To what extent have the US sanctions on RAB been justified?
Recently, the United States imposed sanctions on the Rapid Action Battalion (RAB), Bangladesh’s elite paramilitary force, and seven of its current and former officials, accusing of human rights violations through disappearances. forced and extrajudicial executions. This human rights sanction means that the RAB will not be allowed to hold assets in the United States or engage in any financial transaction with any American body.
It’s time to find out whether such sanctions are meant to protect human rights or have geopolitical reach and whether RAB really deserves to be sanctioned or banned.
After the September 11 attacks, the United States declared a “war on terrorism”, an ongoing international military campaign targeting extremist groups and terrorist organizations. The United States is also providing financial and non-financial assistance to various countries and their respective security forces to counter growing extremism around the world. For example, the Bureau of Counterterrorism alone has provided counterterrorism training to over 90,000 staff in law enforcement agencies in 154 partner countries since 1983. This in fact reflects the desire of the United States to counter evolving terrorist threats and prevent the spread of violent extremism.
In Bangladesh, the RAB has been the most effective security force in the fight against extremism, apprehending many prominent terrorists. This elite force arrested many extremists such as Bangla Bhai (the military commander of Jagrata Muslim Janata Bangladesh who was affiliated with Al-Qaeda), Mufti Hannan (the head of a radical Islamist organization called Harkat-ul-Jihad) etc. Colonel Abul Kalam Azad, former head of the RAB Intelligence Wing, was killed in a bomb explosion during a raid on an extremist hideout in Sylhet. This is how the RAB works hand in hand with other Bangladesh security forces to counter extremism and activism, even at the cost of the lives of its officials.
From the above analysis, it is clear that the United States has a clear intention to prevent violent extremism in all its forms in every nook and cranny. And, in Bangladesh, the RAB has worked to implement the government’s “zero tolerance policy” against terrorism that fits perfectly with the US agenda on preventing extremism. Now, a common question might arise by citing that as the RAB and the United States have worked on the same ground, then why did the United States impose sanctions? Is it just the issue of human rights or is it part of the geopolitical game?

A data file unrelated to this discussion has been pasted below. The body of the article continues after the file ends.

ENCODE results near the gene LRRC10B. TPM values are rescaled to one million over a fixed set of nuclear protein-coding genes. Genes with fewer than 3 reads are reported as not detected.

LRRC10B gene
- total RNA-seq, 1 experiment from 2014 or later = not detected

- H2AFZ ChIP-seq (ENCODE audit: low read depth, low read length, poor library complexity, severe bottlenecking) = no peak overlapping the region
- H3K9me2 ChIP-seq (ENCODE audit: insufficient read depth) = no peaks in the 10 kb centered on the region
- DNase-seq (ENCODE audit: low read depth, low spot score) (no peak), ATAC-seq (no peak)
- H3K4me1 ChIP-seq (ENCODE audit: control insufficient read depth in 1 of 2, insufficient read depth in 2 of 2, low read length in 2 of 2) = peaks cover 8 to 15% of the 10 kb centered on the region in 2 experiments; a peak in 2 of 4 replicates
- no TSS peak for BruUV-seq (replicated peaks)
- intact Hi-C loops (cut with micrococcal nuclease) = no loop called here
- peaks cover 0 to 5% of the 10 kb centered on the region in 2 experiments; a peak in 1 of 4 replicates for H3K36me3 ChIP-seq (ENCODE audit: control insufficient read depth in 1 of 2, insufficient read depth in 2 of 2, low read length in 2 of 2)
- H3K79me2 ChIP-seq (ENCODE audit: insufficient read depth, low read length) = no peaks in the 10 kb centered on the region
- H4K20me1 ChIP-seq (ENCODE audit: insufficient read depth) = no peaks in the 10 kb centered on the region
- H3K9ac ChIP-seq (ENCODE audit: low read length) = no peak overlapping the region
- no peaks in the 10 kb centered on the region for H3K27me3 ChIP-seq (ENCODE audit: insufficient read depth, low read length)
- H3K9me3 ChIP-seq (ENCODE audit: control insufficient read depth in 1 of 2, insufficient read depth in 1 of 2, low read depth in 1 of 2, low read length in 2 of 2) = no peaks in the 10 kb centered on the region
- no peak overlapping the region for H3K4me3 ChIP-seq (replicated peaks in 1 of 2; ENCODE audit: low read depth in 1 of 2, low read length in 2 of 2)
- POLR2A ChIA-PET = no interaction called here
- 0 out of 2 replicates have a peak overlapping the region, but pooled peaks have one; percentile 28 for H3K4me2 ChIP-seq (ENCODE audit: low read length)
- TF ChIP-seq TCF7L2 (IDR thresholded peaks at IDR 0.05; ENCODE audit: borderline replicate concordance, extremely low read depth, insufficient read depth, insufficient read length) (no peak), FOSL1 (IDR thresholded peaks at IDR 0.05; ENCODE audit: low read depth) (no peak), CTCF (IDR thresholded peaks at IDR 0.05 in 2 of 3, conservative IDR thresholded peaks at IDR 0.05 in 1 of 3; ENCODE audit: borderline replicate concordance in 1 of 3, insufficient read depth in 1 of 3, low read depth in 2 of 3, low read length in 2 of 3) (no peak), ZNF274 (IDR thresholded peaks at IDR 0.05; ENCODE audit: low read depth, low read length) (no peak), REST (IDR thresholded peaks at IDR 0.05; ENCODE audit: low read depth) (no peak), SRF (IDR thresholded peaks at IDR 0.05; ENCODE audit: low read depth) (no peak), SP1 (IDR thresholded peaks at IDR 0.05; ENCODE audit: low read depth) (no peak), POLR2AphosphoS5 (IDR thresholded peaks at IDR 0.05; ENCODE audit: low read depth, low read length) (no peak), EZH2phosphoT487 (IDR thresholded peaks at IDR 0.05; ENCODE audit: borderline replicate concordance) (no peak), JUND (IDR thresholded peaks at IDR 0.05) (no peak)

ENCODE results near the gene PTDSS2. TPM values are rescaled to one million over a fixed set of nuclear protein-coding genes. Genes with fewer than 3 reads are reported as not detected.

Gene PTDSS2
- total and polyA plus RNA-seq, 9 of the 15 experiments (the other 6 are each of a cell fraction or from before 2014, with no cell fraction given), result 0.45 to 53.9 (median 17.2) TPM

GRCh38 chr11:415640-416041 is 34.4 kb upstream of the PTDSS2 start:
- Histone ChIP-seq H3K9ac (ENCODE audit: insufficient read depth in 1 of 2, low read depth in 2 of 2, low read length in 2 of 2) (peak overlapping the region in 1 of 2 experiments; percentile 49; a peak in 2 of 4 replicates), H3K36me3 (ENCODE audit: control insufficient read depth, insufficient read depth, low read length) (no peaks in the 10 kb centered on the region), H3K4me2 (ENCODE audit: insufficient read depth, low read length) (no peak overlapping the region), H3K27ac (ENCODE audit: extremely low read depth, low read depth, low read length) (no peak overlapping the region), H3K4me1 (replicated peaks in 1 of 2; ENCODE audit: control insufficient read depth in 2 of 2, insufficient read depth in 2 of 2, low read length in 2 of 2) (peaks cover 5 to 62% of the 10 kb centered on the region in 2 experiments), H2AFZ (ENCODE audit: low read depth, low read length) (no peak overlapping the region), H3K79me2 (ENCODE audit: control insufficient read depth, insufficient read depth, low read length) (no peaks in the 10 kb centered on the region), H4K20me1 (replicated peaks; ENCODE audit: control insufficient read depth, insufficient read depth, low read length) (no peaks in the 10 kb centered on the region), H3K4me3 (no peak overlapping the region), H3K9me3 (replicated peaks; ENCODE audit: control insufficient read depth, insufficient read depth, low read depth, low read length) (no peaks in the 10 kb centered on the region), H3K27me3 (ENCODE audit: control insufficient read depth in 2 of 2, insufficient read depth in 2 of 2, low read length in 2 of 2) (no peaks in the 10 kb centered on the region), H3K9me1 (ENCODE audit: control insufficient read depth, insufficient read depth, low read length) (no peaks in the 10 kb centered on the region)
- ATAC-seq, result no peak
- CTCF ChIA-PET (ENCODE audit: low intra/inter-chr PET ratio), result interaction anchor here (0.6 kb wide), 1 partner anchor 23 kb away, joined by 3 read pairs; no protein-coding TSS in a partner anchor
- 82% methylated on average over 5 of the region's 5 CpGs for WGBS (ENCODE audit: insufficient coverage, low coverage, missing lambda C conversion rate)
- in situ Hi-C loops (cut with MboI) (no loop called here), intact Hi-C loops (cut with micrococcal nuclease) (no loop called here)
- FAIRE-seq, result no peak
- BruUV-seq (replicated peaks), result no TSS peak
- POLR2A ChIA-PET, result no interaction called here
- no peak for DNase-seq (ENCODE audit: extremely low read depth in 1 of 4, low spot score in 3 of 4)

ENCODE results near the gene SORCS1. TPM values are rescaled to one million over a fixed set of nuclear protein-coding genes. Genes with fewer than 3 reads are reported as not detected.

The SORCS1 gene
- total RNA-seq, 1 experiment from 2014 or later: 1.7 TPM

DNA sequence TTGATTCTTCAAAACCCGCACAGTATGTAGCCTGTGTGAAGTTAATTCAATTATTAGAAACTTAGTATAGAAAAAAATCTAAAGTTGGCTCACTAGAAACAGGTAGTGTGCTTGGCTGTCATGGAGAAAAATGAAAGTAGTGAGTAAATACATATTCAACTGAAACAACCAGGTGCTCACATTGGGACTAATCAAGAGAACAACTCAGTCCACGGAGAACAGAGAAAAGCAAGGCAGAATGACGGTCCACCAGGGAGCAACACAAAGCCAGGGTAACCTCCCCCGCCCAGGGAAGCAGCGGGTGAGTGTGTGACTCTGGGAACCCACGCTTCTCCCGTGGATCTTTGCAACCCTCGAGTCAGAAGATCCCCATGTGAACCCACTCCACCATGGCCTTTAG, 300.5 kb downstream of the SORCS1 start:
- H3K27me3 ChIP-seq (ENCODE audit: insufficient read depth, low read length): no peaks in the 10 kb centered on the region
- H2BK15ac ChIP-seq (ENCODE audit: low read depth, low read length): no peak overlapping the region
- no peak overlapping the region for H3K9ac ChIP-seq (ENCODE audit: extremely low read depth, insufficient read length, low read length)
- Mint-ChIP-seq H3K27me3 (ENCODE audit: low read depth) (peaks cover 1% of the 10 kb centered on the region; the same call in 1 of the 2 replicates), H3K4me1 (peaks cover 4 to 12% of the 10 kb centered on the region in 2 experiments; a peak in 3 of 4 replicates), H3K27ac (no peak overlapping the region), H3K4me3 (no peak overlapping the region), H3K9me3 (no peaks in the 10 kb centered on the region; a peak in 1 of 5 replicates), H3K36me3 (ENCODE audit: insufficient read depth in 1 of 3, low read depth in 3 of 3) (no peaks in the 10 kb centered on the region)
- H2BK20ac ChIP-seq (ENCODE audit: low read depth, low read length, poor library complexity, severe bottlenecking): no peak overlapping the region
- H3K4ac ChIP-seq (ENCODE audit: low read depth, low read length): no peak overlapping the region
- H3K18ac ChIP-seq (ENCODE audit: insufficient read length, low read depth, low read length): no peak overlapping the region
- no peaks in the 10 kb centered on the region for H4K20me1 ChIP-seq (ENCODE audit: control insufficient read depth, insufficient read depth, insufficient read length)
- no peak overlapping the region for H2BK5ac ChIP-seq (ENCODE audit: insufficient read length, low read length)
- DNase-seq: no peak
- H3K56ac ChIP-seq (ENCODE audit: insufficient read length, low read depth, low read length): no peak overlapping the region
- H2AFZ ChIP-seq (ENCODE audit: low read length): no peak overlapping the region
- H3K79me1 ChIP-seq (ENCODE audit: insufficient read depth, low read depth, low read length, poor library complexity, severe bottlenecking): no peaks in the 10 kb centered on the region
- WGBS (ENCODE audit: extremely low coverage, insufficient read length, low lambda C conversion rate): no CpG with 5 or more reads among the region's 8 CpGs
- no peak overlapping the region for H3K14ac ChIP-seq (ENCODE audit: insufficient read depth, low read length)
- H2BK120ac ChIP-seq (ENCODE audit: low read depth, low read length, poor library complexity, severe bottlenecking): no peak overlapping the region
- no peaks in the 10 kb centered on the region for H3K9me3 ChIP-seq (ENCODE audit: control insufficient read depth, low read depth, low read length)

The Lancet reported that approximately 32,000 people were killed by American police from 1980 to 2019. It is sad but true that police murders in the United States are mainly inspired by racism because in the United States black people Americans die 3.5 times more than whites. Americans. The report also showed that about 55% of police violence in the United States is either intentionally mislabeled, officially ignored or even not recorded. As the champion of democracy, the United States, at home fails to protect human rights, ordinary people might then wonder how justified the recent American sanction against the RAB is?
RAB, Bangladesh’s elite anti-crime and anti-terrorism force, was formed in 2004 as the Rapid Action Team (RAT). It consists of members of the Bangladesh Police, Bangladesh Army, Bangladesh Air Force, Bangladesh Navy, Bangladesh Border Guards and Bangladesh Ansar. The RAB is not a permanent force but a specialized unit which has mainly gained fame for its role in the fight against terrorism and extremism. What RAB has done, is doing and will do in the future is not the responsibility or merit of specific organizations from which it receives membership, but rather a combined effort of several Bangladesh forces. Citing some insane incidents, the United States should not label the RAB as a human rights violator. In addition, it is also important to keep in mind that an organization should not be held responsible for the actions of any of its leaders. Obviously, if a member of an organization does something wrong, the responsibility falls on the shoulder of the organization concerned. But that does not definitely mean that the organization was created for wrongdoing or that the organization itself supports or defends wrongdoing.
Some RAB officials have been criticized for extrajudicial killings, crossfire and torture, for example seven killings of Narayanganj, which can in no way be justified. The RAB authority should accept any constructive criticism in a positive manner and endeavor to resolve these issues. At the same time, we have to keep in mind that this is a totally internal matter in Bangladesh which should not be hampered by any other state. If the United States really cares about human rights violations by the RAB, then instead of imposing a sanction, the United States should work more closely with the RAB, guiding and equipping them to do so. are walking the path they believe can protect human rights and prevent extremism simultaneously. .
The writer is a consultant to a Bangladeshi NGO.